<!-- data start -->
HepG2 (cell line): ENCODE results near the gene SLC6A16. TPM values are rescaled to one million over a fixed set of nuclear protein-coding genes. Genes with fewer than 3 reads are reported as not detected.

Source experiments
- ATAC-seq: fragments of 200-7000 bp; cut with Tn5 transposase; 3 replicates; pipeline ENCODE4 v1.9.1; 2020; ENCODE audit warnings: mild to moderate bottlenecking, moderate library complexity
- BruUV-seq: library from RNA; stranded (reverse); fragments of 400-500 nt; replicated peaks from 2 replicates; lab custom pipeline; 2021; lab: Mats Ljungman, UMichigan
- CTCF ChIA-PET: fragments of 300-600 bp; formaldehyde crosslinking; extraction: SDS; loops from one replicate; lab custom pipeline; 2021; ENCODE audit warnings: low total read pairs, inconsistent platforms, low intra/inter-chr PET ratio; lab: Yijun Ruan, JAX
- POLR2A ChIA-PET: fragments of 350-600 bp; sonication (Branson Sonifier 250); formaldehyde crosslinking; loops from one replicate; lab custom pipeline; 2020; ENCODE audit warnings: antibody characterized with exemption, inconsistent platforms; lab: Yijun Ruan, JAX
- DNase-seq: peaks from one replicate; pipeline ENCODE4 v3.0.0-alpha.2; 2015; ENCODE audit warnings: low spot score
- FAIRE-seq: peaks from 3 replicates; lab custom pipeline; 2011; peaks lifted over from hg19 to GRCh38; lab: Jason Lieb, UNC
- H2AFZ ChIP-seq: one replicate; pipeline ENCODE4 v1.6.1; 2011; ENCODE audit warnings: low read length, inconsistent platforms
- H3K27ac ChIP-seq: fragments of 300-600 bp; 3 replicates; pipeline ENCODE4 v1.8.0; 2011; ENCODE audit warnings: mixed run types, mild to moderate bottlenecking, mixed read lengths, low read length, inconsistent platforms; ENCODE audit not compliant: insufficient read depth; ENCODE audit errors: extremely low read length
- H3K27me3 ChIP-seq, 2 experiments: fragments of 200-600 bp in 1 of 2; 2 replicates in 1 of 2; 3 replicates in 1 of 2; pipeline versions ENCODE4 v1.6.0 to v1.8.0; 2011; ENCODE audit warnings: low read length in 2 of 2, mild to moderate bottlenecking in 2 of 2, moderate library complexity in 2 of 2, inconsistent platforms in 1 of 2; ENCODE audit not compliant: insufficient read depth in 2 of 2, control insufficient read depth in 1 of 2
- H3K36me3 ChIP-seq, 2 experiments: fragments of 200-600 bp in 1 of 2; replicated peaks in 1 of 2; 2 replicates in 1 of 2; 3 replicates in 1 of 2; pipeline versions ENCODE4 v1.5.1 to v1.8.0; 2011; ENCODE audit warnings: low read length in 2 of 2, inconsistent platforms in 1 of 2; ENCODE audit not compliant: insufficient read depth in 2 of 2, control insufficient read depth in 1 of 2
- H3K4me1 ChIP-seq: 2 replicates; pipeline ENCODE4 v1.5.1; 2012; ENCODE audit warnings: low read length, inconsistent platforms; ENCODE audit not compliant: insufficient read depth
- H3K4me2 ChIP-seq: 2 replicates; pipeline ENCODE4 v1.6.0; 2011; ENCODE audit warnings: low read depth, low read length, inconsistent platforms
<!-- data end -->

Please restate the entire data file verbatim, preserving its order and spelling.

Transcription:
HepG2 (cell line): ENCODE results near the gene SLC6A16. TPM values are rescaled to one million over a fixed set of nuclear protein-coding genes. Genes with fewer than 3 reads are reported as not detected.

Source experiments
- ATAC-seq: fragments of 200-7000 bp; cut with Tn5 transposase; 3 replicates; pipeline ENCODE4 v1.9.1; 2020; ENCODE audit warnings: mild to moderate bottlenecking, moderate library complexity
- BruUV-seq: library from RNA; stranded (reverse); fragments of 400-500 nt; replicated peaks from 2 replicates; lab custom pipeline; 2021; lab: Mats Ljungman, UMichigan
- CTCF ChIA-PET: fragments of 300-600 bp; formaldehyde crosslinking; extraction: SDS; loops from one replicate; lab custom pipeline; 2021; ENCODE audit warnings: low total read pairs, inconsistent platforms, low intra/inter-chr PET ratio; lab: Yijun Ruan, JAX
- POLR2A ChIA-PET: fragments of 350-600 bp; sonication (Branson Sonifier 250); formaldehyde crosslinking; loops from one replicate; lab custom pipeline; 2020; ENCODE audit warnings: antibody characterized with exemption, inconsistent platforms; lab: Yijun Ruan, JAX
- DNase-seq: peaks from one replicate; pipeline ENCODE4 v3.0.0-alpha.2; 2015; ENCODE audit warnings: low spot score
- FAIRE-seq: peaks from 3 replicates; lab custom pipeline; 2011; peaks lifted over from hg19 to GRCh38; lab: Jason Lieb, UNC
- H2AFZ ChIP-seq: one replicate; pipeline ENCODE4 v1.6.1; 2011; ENCODE audit warnings: low read length, inconsistent platforms
- H3K27ac ChIP-seq: fragments of 300-600 bp; 3 replicates; pipeline ENCODE4 v1.8.0; 2011; ENCODE audit warnings: mixed run types, mild to moderate bottlenecking, mixed read lengths, low read length, inconsistent platforms; ENCODE audit not compliant: insufficient read depth; ENCODE audit errors: extremely low read length
- H3K27me3 ChIP-seq, 2 experiments: fragments of 200-600 bp in 1 of 2; 2 replicates in 1 of 2; 3 replicates in 1 of 2; pipeline versions ENCODE4 v1.6.0 to v1.8.0; 2011; ENCODE audit warnings: low read length in 2 of 2, mild to moderate bottlenecking in 2 of 2, moderate library complexity in 2 of 2, inconsistent platforms in 1 of 2; ENCODE audit not compliant: insufficient read depth in 2 of 2, control insufficient read depth in 1 of 2
- H3K36me3 ChIP-seq, 2 experiments: fragments of 200-600 bp in 1 of 2; replicated peaks in 1 of 2; 2 replicates in 1 of 2; 3 replicates in 1 of 2; pipeline versions ENCODE4 v1.5.1 to v1.8.0; 2011; ENCODE audit warnings: low read length in 2 of 2, inconsistent platforms in 1 of 2; ENCODE audit not compliant: insufficient read depth in 2 of 2, control insufficient read depth in 1 of 2
- H3K4me1 ChIP-seq: 2 replicates; pipeline ENCODE4 v1.5.1; 2012; ENCODE audit warnings: low read length, inconsistent platforms; ENCODE audit not compliant: insufficient read depth
- H3K4me2 ChIP-seq: 2 replicates; pipeline ENCODE4 v1.6.0; 2011; ENCODE audit warnings: low read depth, low read length, inconsistent platforms